Psalm 46:10

“Be still, and know that I am God.
    I will be exalted among the nations,
    I will be exalted in the earth!”

Isaiah 30:15

For thus said the Lord God, the Holy One of Israel,
“In returning and rest you shall be saved;
    in quietness and in trust shall be your strength.”
But you were unwilling,

Luke 6:12-13

In these days he went out to the mountain to pray, and all night he continued in prayer to God. And when day came, he called his disciples and chose from them twelve, whom he named apostles:

Luke 4:42

And when it was day, he departed and went into a desolate place. And the people sought him and came to him, and would have kept him from leaving them,

Mark 6:31

And he said to them, “Come away by yourselves to a desolate place and rest a while.” For many were coming and going, and they had no leisure even to eat.

Matthew 16:24-26

Then Jesus told his disciples, “If anyone would come after me, let him deny himself and take up his cross and follow me. For whoever would save his life will lose it, but whoever loses his life for my sake will find it. For what will it profit a man if he gains the whole world and forfeits his soul? Or what shall a man give in return for his soul?

“Solitude is the place of purification and transformation the place of the great struggle and the great encounter…the place of our salvation. It is the place of conversion, the place where the old self dies and the new self is born, the place where the emergence of the new man and the new women occurs.” -Henri Nouwen

There is no other way to say this: we are a busy people. It’s who we are, how we are told to be, and just part of our culture in general. Whether it be work, our kids, our grandkids, or our friends, we seldom have nothing to do. There is always something vying for our attention and presence. We have bought into the lie that a healthy life, a good life is one where we are always on the run getting to the next thing. But what if that wasn’t God’s design? What if we have become so busy we never get a second to sit down and be still? What if because of how we live our lives we have neglected two important disciplines?

Solitude is the place we go to meet our Lord and battle with our false self, emerging victorious ready to take that new self with us. In neglecting solitude, our true identity, our sense of who we are, is at stake. I had an opportunity a few months back to go on a hike with a few men from the Church. A 72-hour backpacking adventure in the mountains on North Carolina. I have to be honest this isn’t something I would normally do, I like the comforts of my bed and waking up next to my wife not another man. But I quickly found the value of this trip. I found value of solitude. I came to a new understanding of myself, my life, and my purpose. For the first time I was pushed to the end of myself physically, mentally, and spiritually. I was uncomfortable, I was frustrated, and I was left at times wondering what I was doing. But I emerged, I finished and looking back it was one of the best things that could have happened to me.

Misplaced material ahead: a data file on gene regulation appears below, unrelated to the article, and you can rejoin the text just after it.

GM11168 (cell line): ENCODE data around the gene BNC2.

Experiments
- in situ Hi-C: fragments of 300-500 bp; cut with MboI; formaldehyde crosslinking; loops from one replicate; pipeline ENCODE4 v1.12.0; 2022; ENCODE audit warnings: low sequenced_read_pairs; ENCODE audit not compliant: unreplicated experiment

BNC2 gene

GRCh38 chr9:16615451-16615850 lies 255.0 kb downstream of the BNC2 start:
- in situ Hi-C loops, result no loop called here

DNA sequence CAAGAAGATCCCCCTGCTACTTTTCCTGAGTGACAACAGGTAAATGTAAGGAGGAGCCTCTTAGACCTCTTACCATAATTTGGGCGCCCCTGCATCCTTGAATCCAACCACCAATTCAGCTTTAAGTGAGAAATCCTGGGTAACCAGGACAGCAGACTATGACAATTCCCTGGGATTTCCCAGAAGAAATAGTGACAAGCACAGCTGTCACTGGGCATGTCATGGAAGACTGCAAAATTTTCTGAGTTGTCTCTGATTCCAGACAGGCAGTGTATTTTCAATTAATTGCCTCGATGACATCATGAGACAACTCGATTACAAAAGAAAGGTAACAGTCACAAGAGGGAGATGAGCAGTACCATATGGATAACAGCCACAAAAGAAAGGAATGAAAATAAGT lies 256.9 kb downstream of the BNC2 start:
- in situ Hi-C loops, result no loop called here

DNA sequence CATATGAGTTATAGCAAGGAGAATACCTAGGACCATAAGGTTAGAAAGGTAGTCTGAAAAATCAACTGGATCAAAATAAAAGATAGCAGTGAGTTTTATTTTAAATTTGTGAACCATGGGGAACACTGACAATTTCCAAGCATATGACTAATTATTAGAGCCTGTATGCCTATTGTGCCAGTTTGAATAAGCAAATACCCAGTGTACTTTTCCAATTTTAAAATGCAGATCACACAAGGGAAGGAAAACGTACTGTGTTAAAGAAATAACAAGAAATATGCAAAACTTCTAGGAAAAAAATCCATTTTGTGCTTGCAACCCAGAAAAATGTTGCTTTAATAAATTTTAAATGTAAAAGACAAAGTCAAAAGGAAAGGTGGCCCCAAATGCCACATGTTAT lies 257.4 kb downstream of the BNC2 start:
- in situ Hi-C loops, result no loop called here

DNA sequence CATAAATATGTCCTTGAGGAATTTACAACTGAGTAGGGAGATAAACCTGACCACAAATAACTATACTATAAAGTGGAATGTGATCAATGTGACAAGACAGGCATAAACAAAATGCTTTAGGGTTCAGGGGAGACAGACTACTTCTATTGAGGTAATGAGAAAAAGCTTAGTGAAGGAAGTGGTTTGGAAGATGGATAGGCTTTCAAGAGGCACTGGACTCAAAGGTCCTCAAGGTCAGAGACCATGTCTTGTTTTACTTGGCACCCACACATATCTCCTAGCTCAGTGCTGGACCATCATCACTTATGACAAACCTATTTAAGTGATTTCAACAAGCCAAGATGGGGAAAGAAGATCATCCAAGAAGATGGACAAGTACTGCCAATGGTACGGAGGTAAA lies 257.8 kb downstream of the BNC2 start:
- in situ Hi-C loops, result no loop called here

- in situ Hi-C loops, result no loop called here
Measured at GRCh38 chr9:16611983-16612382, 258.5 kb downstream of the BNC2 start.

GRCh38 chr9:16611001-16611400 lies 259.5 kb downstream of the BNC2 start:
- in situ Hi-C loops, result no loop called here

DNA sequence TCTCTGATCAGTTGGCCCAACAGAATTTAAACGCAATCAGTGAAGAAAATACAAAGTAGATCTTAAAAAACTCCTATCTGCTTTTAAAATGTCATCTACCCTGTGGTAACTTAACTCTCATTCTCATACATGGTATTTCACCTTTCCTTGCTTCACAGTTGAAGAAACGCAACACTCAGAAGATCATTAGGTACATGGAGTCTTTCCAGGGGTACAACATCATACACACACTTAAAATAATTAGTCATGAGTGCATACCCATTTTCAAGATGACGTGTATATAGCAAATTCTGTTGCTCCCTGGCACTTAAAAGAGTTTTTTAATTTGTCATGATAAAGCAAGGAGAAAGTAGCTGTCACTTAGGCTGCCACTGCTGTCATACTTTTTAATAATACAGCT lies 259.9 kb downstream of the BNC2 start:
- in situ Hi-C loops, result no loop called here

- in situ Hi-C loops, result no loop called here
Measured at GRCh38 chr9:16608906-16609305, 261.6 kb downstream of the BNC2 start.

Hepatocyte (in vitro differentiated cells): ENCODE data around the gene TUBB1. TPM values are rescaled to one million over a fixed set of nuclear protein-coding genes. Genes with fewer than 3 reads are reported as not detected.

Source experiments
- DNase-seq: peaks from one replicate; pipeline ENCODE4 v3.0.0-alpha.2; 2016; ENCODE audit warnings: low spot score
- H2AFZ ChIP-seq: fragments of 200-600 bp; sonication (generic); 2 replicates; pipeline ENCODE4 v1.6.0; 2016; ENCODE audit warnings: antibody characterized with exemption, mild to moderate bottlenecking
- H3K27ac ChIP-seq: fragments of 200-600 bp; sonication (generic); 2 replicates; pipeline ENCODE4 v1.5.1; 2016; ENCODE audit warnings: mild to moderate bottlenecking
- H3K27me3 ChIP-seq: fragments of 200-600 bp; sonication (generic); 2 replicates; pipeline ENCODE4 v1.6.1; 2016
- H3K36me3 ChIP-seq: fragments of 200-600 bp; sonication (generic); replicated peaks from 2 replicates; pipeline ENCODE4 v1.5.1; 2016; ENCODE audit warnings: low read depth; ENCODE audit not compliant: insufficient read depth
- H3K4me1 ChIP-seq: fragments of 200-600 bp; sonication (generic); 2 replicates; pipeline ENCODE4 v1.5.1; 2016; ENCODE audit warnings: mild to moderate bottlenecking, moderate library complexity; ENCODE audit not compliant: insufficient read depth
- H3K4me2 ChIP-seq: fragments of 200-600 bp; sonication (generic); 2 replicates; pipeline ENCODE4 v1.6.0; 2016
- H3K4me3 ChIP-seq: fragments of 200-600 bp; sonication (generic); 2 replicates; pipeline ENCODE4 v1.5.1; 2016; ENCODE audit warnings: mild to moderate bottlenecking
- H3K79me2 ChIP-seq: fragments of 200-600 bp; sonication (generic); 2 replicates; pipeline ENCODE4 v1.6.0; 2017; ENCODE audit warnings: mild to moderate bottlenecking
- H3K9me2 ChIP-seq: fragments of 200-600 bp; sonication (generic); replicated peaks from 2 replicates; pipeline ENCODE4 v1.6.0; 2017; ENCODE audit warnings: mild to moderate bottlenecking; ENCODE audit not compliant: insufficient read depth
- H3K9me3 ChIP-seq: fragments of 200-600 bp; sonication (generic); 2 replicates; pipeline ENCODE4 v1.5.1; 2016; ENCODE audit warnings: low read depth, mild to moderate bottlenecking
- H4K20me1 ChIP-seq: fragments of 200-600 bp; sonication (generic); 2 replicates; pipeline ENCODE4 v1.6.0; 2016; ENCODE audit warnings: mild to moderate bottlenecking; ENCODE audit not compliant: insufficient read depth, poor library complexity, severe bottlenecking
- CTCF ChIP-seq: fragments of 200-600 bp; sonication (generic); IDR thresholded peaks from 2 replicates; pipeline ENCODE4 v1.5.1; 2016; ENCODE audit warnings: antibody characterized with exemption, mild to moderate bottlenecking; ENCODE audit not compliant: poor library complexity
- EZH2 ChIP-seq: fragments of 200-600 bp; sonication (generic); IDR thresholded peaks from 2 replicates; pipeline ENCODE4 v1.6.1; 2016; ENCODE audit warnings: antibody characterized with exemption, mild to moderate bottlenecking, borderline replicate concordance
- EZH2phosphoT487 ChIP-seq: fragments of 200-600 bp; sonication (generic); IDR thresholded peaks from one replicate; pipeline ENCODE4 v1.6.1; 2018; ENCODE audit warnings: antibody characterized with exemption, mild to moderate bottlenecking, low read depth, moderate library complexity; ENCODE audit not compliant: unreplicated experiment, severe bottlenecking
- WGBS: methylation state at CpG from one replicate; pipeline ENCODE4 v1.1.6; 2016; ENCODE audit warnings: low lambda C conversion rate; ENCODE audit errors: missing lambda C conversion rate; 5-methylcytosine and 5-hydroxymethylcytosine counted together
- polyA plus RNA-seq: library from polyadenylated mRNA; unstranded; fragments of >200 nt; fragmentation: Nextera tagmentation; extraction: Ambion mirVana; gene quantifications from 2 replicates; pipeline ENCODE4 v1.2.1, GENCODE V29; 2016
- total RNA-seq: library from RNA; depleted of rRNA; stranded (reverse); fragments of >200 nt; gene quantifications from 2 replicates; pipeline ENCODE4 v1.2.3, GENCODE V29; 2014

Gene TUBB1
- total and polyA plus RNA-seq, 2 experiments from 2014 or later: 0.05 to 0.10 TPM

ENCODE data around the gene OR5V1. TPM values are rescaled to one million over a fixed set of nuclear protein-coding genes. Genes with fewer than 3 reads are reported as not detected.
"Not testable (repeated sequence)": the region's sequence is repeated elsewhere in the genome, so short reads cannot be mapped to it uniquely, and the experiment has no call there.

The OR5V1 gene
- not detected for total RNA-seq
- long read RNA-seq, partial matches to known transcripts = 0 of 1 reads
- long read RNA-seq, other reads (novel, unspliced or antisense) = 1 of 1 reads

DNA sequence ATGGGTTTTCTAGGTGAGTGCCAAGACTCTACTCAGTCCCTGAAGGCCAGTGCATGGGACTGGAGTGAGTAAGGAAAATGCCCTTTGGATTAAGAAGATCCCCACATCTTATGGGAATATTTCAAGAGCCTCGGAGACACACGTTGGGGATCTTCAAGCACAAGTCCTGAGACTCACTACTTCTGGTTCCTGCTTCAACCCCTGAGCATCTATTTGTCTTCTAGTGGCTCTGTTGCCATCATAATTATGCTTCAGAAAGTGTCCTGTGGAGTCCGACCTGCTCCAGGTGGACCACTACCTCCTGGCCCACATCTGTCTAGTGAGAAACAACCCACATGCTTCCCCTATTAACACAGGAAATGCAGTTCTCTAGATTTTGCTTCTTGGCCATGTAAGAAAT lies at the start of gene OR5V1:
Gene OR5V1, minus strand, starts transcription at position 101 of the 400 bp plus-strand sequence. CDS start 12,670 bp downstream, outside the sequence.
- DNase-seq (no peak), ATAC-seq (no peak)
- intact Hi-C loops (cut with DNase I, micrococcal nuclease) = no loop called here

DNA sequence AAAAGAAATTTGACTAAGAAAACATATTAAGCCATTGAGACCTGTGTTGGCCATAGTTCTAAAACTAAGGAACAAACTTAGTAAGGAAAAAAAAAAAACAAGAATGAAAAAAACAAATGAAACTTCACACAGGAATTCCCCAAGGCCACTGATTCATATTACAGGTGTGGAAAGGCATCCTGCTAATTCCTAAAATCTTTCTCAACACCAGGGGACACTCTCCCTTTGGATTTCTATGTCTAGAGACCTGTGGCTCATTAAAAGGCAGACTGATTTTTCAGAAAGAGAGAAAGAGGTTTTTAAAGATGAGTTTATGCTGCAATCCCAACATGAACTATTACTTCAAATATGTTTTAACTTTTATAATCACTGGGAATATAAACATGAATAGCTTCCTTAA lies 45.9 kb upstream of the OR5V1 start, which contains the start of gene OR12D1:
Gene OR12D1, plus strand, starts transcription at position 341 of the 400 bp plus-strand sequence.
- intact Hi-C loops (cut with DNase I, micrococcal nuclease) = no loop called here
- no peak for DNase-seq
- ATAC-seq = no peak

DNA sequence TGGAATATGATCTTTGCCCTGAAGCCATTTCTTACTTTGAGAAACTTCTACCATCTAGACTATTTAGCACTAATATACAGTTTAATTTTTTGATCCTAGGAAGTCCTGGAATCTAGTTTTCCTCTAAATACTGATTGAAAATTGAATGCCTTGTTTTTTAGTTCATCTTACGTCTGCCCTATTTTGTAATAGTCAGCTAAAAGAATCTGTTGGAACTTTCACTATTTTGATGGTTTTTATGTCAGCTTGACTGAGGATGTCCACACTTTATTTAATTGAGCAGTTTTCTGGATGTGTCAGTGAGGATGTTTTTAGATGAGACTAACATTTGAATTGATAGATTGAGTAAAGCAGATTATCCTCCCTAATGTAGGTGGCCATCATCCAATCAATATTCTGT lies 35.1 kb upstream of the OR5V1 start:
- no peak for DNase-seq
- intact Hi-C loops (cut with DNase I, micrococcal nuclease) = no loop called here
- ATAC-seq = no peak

There was something I learned that weekend: true transformation happens when we come to the end of ourselves. And I realized quickly this doesn’t happen in the busy lives we create, it happens in the wilderness, it happens in the desert, it happens in solitude and silence. The kingdom life is upside down from what earthly life tells us. If you want to be exalted, you must humble yourself. If you want to receive, you must give. If you want to live, you must die. This was the first time I was disconnected from everything and could fully focus on my relationship with Christ, my family, myself, and to others. For the first time I had a clear picture of myself. The crazy thing Jesus calls us to this in Matthew 16:24-26.

To take up your cross is to recognize, humble yourself and realize you can’t do it on your own…You need Jesus. It is in that moment where we find true transformation, not just the mountain top experience, but transformation that changes who we are in our deepest places. We rarely experience this because we stay comfortable. We don’t push ourselves. We don’t challenge ourselves. We don’t call out our weaknesses. We’ve never been to the end of our lives. What we have created as a Christian life is nothing like what we see in the first century Church, it’s nothing like what we see in the life of the Disciples, and it’s nothing like what Christ calls us to be.

None of this happens unless we spend some time in solitude. The place of transformation, the place of salvation, the pace of revelation happens in the discipline of solitude. When our flesh is weak His Spirit and Grace is more. The goal of this life is to be more like Christ and reproduce what He did for us. To be effective disciple makers we should seek the place of solitude and emerge victorious.


  1. What keeps you from experiencing solitude? 
  2. What do you need to do in order to remove this obstacle? 


Father, I admit I am a busy person. I admit I place things in higher standing than my relationship with you. There are things I struggle with on a daily basis and I need you. Father I promise to open my schedule even just for a few moments to disconnect and seek you on a deeper level. I recognize I live in a world of false self, false identity, and I want to know who I am because of what you’ve done. Forgive me father, create in me a new heart, a new passion and a new desire to know you more fully. 

Nick and Heather Viers, April 2, 2020
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